Thursday, 07 Jul 2016

Written by Gershon Silins

The Haftarah for our portion this week, Chukkat, is from Judges, chapter 11:1-33. It is the story of Jephtha, a mighty warrior whose dubious lineage as the son of a prostitute makes him an outsider in his father Gilead’s family. Blocked from his inheritance, he becomes a mercenary, but he is so respected as a man of war that he is enlisted as leader of the battle against the Ammonites. Becoming the leader, Jephtha first sends messengers in the hope of negotiating a peace with the Ammonites, but the Ammonite king rejects it, and Jephtha leads the Israelites in a defensive war against the Ammonites.

Our Haftarah concludes with Jephtha’s victory, and just prior to that, his vow that in exchange for victory, he will offer as a sacrifice whatever first comes out of his house to meet him when he returns home from victory over the Ammonites. Our sages left the rest of the story out of the Haftarah reading: the first person to come out of Jephtha’s house when he returned home was his beloved daughter. His daughter took his vow as seriously as he did, but asked for two months delay before this thing would happen; and Jephtha granted it. The story continues that Jephtha’s daughter bewailed her unmarried state, and then returned to her father, who did as he had vowed. Now the story becomes slightly ambiguous: there are conflicting interpretations as to what happened next, but most commentators believe that Jephtha did in fact sacrifice his daughter as a burnt offering. And the text concludes that it became a custom that the daughters of Israel would go every year, for four days in the year, to lament her.

The rabbis find here a cautionary tale about the dangers of vows. But it is still a very uncomfortable story, which is likely why the Haftarah reading concludes before the consequences of Jephtha’s vow. And we can understand why this choice was made. The story of a bargain with God that begins with hubris and ends in a death and the ruination of a family is perhaps better excluded. It is depressing and, presumably, nothing more than an ancient story.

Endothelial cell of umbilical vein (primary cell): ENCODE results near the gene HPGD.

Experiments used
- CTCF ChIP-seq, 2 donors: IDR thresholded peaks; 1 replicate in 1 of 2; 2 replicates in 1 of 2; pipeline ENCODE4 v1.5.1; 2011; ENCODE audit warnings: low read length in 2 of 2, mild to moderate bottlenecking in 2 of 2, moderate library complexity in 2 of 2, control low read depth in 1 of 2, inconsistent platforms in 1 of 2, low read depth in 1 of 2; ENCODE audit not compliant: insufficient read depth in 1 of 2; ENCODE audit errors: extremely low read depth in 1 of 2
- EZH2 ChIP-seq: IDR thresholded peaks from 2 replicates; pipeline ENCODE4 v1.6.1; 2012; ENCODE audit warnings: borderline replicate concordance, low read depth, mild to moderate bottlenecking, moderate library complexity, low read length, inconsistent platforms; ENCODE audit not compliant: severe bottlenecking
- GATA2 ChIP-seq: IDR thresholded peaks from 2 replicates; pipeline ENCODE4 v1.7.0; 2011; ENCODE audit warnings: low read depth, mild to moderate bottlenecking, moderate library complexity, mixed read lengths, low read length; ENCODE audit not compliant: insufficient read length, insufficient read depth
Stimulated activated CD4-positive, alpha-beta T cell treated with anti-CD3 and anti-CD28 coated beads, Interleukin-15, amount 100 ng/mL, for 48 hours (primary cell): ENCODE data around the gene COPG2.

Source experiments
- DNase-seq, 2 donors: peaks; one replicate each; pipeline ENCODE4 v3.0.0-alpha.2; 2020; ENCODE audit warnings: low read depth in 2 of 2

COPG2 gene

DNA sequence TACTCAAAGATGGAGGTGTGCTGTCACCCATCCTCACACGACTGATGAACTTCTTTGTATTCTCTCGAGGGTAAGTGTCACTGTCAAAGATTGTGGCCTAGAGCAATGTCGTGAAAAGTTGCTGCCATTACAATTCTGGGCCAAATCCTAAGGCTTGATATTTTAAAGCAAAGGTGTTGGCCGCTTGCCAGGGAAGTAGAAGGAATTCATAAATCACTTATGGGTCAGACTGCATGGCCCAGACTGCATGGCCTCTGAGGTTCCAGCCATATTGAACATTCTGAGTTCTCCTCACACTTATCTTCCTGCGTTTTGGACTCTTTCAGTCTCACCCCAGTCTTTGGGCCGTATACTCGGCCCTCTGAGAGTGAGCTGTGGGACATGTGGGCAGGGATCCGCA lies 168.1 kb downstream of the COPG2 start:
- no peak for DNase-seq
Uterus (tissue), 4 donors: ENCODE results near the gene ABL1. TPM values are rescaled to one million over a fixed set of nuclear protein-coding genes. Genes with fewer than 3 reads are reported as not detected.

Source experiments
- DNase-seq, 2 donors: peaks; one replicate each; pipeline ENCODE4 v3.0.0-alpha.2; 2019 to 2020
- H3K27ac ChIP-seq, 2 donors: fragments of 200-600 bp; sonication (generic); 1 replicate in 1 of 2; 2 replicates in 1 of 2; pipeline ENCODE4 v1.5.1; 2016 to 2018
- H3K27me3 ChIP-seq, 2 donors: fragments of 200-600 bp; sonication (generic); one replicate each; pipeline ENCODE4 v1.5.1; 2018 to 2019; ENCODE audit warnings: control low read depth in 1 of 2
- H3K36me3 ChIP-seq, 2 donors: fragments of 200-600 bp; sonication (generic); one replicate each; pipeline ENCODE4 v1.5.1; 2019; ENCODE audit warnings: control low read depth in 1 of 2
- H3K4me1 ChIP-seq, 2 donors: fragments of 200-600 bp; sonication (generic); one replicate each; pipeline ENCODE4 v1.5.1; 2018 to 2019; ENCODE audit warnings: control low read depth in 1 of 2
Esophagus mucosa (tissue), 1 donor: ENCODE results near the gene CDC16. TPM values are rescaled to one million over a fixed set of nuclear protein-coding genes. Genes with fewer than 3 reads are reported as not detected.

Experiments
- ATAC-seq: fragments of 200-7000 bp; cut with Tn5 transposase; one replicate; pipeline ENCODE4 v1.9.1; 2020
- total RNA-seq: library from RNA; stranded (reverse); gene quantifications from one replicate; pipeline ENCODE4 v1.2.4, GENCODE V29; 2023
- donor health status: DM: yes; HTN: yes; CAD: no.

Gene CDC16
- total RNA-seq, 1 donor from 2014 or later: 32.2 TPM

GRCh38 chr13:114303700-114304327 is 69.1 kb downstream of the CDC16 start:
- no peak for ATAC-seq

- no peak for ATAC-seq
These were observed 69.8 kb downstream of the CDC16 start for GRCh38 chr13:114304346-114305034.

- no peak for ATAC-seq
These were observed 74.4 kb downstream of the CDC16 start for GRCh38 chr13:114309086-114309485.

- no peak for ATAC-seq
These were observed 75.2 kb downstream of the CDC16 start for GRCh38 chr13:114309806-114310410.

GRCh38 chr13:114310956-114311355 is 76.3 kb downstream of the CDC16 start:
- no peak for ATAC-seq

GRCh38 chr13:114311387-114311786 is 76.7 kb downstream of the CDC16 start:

But this is more than an ancient story; this is a tale that speaks to us in very modern language. What we have here is a powerful man, only recently chosen as a leader, who needs victory in order to protect his hard won status. In support of this, he makes a hasty and over-enthusiastic commitment, grandstanding with little thought of the consequences. But the consequences are terrible, beyond anything he imagined or planned for. His life is now irrevocably changed for the worse, and not just his life, but other people’s lives as well. It sounds very modern; for we are living today in the immediate aftermath of a decision like Jephtha’s, and his story has become our story.

Jephtha’s hasty bargain would have been tragic if he had been nothing more than a private person making a terrible choice. But in fact Jephtha was more than just a private person; he was a leader of his people. A leader must look beyond his immediate advantage and realize that he may not be able to imagine every possible outcome of a rash decision, and so he should not make unnecessary policies or decisions for partisan advantage. And, since any decision can have unintended consequences, he must consider these possibilities and have a plan in place to ameliorate them.

Although most rabbinic commentators agree that Jephtha’s daughter was slaughtered as a sacrificial offering, several do not. The medieval commentator Rabbi David Kimchi discerned that a person cannot be suitable to be offered as a burnt offering, nor, he says, does close reading of the text support the idea that Jephtha did so. Rabbi Levi ben Gershon says, in support of this idea, that when a person is dedicated to God, that person is not slaughtered like a beast, but rather given to God’s service. Unlike a man who is dedicated in this way, a woman offered to God’s service must be forbidden to marry. In the era that this commentary was written, if she married, her husband would be her master, and she could no longer serve God to the exclusion of all others. This interpretation explains the odd mention of the Jephtha’s daughter’s unmarried state. It suggests that she was not put to death but rather sent to live in isolation, never marrying and having only the occasional companionship of the daughters of Israel.  The story, which at first seems hopelessly awful, could have had a different ending; an unfortunate one, but not as catastrophic as it first appears. This possibility might give us today, against all odds, a reason to be hopeful. 

Gershon Silins